Before the crisis really started, the pockets fell dramatically. Investors were concerned about the possible global spread of the corona virus and feared that they would remain in detention for longer. They panicked and their nervous sales brought the markets down. It turned out that the concern in this case was justified because the virus was spreading everywhere and governments imposed a very strict quarantine with serious economic consequences at all levels. In late February, before the corona virus became a pandemic, stock markets around the world collapsed. As of March, the economic damage was really felt, but the bags fell earlier. The Ibex 35, the Spanish stock index, saw the steepest daily decline in its history, dropping a dramatic 22.21%. Since then there have been good and bad days. However, the situation in general remains very delicate. The Ibex 35 is an index made up of the largest companies in Spain.

The paradox of all of this is that in March and April, during the toughest detention, these companies needed the most money to keep the ship afloat. However, with inventory on the floor, not much can be collected this way. At that moment we realize that panic is a cause and not just a consequence. Sometimes it is not the crisis that triggers panic. Sometimes it is panic that causes more losses, and these losses deepen the crisis into what we might call self-fulfilling prophecy.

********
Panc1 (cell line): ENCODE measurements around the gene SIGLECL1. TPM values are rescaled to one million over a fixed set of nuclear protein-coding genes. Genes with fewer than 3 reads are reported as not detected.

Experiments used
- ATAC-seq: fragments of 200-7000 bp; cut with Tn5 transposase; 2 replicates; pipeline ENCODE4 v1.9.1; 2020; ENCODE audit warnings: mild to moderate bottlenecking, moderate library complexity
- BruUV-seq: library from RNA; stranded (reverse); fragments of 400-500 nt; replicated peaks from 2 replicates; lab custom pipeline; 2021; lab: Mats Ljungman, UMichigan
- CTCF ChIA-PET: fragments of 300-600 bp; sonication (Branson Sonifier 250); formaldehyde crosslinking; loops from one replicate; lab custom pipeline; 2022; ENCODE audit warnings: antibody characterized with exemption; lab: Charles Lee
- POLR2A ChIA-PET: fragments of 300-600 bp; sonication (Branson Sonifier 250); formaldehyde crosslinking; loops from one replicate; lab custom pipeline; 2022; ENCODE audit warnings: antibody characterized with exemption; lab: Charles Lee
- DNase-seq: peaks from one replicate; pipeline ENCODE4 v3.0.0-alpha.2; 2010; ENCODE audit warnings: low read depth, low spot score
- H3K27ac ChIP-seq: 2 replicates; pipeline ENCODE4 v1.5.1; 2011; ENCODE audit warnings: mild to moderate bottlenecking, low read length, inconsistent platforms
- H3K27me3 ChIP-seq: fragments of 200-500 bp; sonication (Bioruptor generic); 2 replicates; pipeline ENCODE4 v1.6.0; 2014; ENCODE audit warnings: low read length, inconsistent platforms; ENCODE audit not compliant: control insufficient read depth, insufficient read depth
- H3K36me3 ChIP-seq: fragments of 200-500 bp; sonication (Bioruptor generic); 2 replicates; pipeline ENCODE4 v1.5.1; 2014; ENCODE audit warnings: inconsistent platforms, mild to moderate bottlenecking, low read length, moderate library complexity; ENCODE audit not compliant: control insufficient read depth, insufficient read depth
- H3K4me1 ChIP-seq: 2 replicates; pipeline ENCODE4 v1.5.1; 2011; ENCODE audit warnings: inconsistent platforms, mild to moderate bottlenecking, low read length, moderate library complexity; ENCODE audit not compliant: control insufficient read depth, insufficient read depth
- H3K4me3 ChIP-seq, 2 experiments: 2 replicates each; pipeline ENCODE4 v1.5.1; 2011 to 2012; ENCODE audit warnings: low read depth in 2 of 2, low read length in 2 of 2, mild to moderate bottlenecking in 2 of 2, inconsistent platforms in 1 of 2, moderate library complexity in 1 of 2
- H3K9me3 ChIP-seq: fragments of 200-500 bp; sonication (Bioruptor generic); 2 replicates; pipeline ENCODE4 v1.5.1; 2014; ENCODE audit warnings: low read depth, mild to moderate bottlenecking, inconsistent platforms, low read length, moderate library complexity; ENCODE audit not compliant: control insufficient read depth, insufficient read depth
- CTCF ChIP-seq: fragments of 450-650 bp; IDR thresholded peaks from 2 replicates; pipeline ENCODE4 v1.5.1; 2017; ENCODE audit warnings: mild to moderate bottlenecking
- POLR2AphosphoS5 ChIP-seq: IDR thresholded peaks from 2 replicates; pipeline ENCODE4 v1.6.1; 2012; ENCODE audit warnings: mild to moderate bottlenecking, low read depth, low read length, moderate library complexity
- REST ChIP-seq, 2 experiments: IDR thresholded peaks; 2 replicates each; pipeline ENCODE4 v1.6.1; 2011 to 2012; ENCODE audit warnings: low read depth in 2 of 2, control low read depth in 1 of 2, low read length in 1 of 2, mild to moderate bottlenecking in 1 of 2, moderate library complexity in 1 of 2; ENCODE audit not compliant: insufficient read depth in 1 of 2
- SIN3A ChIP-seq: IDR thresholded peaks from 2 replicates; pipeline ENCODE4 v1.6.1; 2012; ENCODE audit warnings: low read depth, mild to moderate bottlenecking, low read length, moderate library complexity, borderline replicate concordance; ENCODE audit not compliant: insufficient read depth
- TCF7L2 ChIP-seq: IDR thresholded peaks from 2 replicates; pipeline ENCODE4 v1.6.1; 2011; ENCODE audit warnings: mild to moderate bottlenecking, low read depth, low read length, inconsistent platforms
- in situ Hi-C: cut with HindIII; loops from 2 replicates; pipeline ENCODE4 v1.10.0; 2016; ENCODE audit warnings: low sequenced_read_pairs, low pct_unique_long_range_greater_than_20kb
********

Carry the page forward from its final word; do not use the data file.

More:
Now these companies are with the rope around their necks, without a lot of resources to maneuver. In this particular case, the economic damage was of course caused by the restriction, but the decline in markets limits the ability of companies to handle this damage. Complicated and ironic, but that’s how markets work. And we have to learn to live with it.

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In Ibex 35 we have big names, the most important companies in Spain. Of course, the business is spread all over the world and occupies a leading position in various sectors such as the textile industry, banking, energy, telecommunications and technology.